I’ve wrestled with this passage many times; because according to it, I don’t walk in perfect love. I know I don’t walk in perfect love because I often live in fear. The two can’t coexist. The reason love and fear can’t coexist is because fear torments and punishes.

There is no pride in love. Love is humble. There is no lack in love. Love is complete. Love doesn’t keep record of wrong. Love forgives.

You can’t operate in perfect love and fear. GOD is love. There is no fear in GOD. What does God have to fear? Who does GOD have to fear?

My friend Chevon encouraged me one day concerning the verse above. She explained that perfect love will cast out fear as in it will draw it out. It will bring it to the surface and demand that it leave. It must be exposed first. An issue cannot change unless it is first exposed. An active relationship with the Most High (GOD), who is Love,  will pull the curtain back on your fear and drive it out.

Low Self-Esteem

Our society informs us that if you are in a relationship, you must be of importance or value. Have you ever been single and no one was trying to get at you at all? As soon as you got in a relationship, everyone seemed to shoot their shot? No? Just me? Cool. Sometimes, people don’t desire us until it seems someone else desires us. Oftentimes, we find our worth in whether or not we’re ‘desired’ by others.

We gravitate towards relationships because of the perception we want people to have of us. We want to be seen as someone who is worthy of another’s affection.

The thing is, whether or not someone woke up this morning with you on their mind, you are worthy of love. In fact, Christ thought you were worthy of His life. No human could ever or will ever top that. Ever.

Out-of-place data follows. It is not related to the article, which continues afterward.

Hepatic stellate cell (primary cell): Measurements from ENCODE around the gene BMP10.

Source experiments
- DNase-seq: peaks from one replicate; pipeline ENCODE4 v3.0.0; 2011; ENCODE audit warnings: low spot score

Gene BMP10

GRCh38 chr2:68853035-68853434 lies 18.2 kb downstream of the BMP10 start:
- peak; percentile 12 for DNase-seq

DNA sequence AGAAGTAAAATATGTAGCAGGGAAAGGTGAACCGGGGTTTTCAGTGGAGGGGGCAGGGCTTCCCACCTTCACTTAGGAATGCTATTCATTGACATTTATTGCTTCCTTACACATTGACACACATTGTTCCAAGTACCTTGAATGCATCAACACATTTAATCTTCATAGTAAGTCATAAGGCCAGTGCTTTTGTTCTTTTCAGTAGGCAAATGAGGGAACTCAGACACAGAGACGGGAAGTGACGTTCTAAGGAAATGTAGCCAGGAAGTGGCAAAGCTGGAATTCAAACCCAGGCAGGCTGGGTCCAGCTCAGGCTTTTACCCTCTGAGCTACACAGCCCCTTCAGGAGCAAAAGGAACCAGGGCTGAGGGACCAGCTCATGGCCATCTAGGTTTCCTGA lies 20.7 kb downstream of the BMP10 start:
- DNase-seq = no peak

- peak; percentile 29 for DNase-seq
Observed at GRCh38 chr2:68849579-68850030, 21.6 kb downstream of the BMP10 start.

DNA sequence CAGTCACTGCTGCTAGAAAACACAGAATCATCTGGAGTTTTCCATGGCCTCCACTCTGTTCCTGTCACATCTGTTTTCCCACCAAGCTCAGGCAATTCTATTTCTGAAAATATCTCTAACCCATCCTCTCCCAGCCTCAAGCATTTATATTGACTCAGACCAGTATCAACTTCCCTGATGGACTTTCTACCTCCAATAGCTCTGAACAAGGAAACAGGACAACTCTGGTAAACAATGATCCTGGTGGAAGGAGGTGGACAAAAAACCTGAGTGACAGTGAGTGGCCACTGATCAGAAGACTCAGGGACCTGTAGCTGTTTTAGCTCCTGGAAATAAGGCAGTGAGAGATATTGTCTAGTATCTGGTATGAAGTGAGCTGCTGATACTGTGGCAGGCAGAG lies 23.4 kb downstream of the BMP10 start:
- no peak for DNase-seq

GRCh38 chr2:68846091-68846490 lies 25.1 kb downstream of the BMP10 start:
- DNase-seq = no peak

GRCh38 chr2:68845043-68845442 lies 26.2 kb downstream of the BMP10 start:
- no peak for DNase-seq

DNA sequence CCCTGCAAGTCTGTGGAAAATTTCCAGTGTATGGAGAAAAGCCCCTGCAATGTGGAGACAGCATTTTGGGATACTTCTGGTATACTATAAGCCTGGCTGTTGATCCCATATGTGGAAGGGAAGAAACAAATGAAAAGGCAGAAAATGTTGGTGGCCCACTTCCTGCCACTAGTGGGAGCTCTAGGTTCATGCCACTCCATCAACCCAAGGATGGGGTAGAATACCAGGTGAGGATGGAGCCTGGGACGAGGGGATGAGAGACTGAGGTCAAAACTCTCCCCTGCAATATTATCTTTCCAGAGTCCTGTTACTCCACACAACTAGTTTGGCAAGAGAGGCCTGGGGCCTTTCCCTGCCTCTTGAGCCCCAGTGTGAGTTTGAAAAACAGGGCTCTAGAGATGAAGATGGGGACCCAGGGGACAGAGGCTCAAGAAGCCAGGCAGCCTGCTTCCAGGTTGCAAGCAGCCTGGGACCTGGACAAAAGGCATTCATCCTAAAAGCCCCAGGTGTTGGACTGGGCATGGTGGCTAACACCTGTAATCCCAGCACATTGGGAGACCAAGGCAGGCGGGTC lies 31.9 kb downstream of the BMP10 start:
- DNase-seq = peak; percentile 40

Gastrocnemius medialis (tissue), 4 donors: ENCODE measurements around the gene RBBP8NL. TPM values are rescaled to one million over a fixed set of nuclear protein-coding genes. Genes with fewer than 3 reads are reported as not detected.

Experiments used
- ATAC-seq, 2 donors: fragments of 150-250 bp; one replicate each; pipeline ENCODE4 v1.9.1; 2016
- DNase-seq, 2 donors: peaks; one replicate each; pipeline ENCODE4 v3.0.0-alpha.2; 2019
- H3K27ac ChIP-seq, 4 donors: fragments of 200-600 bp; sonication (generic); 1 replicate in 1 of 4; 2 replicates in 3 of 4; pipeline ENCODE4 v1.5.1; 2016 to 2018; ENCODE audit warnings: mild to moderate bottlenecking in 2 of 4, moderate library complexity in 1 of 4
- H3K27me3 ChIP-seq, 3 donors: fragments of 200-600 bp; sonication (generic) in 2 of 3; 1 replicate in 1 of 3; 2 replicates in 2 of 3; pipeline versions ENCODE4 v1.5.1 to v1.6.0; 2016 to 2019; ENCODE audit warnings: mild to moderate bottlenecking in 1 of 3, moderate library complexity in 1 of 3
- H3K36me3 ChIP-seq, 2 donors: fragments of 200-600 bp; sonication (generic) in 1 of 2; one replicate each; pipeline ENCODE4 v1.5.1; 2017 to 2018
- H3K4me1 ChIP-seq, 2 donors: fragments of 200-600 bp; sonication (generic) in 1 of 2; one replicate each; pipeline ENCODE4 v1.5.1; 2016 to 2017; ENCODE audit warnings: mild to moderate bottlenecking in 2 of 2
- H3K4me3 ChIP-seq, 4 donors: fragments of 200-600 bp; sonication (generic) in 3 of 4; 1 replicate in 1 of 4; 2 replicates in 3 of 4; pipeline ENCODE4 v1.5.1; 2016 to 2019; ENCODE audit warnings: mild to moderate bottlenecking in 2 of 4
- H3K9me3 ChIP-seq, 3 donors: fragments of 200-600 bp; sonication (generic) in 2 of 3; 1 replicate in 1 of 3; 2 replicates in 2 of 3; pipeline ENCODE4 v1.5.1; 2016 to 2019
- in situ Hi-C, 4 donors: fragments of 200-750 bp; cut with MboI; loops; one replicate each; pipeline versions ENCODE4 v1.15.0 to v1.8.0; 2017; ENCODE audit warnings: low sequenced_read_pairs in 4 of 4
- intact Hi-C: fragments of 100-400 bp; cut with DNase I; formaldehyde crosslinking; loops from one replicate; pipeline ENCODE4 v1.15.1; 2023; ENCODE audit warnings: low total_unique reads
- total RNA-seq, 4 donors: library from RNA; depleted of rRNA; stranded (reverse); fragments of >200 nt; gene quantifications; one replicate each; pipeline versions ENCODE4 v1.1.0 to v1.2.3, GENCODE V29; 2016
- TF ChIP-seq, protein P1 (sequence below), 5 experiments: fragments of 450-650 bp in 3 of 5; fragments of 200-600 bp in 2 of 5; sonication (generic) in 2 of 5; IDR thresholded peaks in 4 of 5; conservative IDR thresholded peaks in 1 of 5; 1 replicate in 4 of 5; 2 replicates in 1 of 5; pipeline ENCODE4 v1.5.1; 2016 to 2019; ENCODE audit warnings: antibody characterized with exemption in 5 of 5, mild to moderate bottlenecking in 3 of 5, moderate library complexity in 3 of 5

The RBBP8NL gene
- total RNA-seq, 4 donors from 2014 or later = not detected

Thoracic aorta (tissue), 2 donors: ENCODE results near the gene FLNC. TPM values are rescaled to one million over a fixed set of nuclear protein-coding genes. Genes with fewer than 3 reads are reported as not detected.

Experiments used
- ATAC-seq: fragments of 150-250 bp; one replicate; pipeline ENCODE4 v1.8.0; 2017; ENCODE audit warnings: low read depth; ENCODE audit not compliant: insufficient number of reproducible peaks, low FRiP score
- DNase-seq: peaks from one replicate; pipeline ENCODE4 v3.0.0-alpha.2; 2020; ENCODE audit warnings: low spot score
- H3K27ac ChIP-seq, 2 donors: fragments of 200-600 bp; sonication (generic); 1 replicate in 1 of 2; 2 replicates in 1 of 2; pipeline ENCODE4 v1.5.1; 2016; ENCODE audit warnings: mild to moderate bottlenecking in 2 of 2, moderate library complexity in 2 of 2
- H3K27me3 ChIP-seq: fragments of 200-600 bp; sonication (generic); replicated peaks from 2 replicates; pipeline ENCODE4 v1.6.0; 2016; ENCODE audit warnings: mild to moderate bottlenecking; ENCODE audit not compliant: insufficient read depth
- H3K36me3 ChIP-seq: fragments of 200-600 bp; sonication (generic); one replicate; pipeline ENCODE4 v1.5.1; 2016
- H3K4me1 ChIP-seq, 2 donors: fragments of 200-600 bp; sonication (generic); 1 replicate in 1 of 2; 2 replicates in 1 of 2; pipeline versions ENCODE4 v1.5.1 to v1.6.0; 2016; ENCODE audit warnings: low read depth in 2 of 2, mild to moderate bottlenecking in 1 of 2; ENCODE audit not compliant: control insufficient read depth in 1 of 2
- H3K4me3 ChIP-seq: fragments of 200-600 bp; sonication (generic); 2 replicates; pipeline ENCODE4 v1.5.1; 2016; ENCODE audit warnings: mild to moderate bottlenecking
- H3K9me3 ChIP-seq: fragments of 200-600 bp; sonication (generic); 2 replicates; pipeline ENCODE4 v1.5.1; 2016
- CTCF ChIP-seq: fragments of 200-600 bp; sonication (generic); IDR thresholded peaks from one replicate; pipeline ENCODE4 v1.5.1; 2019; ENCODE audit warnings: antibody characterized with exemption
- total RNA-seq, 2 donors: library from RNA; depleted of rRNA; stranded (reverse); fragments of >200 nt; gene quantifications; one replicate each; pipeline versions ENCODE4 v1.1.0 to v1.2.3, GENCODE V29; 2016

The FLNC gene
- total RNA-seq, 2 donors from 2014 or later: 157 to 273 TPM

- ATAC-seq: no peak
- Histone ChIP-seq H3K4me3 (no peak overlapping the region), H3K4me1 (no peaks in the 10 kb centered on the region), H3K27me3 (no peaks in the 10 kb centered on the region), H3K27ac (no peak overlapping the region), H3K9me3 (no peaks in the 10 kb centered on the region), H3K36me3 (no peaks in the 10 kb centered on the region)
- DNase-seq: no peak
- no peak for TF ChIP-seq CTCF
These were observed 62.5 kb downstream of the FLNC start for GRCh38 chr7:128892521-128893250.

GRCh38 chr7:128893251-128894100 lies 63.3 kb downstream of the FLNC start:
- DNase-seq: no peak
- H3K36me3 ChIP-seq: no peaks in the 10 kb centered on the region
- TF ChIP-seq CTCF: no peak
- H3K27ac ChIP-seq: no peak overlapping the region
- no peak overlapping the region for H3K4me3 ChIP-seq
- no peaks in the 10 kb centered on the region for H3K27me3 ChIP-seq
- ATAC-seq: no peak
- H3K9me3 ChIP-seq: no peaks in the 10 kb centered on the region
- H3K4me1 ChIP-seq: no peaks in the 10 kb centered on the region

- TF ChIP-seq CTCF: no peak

Honestly, this is something I have to keep at the forefront of my mind. I tell myself often enough, “I’m not more important or attractive because I’m in a relationship with someone.” “I’m not less attractive or important when I’m single. I have the same kind of value in either position; because I’m HIS.” To be honest, I don’t always believe this, but I know it’s true. I don’t always feel like this is true, but GOD.

Lack of Purpose

For those that desire a long-term relationship, there is a certain security we experience having found someone we desire to invest in and who wants to invest in us. Sometimes, it can feel like a release or relief from ‘singleness.’ Many of us have been waiting for what seems like an eternity to ‘find’ someone or ‘be found,’ so that our life can finally “start.”

Now, I’ve heard it said many times that some of your best days are when you find that special someone and build a life together. I believe there’s a level of truth to this. However, you ought to have some of your “best days” before you’re linked in a relationship.You can’t wait around for someone or a relationship to ascribe purpose to you.

Granted, a facet of your purpose may be revealed once you link up with someone, but it’s important we begin seeking GOD concerning our individual purpose before a relationship.

Many of us get in a relationship and the relationship becomes our purpose. If you don’t have purpose before the relationship, you may not be choosing to be with this person for the right reasons. You could be choosing to be with them because of a lack of knowledge of your purpose, a fear of being alone, brokenness, loneliness, etc. Knowing your purpose or at least a glimpse of it will help in choosing wisely and timely as to when and with whom to get into a relationship.

So be encouraged and mindful. A relationship is not and should not become your everything. The very things you’re seeking healing for, GOD will heal if you let Him.

I’m encouraged today because I’m not where I used to be. I don’t even have to focus on “not being where I should be or will be.” I just know, I’m not where I used to be. The Father is healing me from the inside out and isn’t willing to let anything go unfinished. This is a work he started and I know He’ll finish it. (Phil. 1:6)

I’m encouraged because of the relationship I have with my Father. The Most High (GOD) pursues me, placed purpose in me, and continues to transform me so that it is fulfilled. So, if you’re struggling with any of the things listed above, remember that GOD is with you. No one can ever fill all of those voids and wounds. 

The only relationship that can heal all of the broken areas in you is your relationship with the Most High (GOD), your Father, if you accept Him. 

 

*I do not own the featured photo.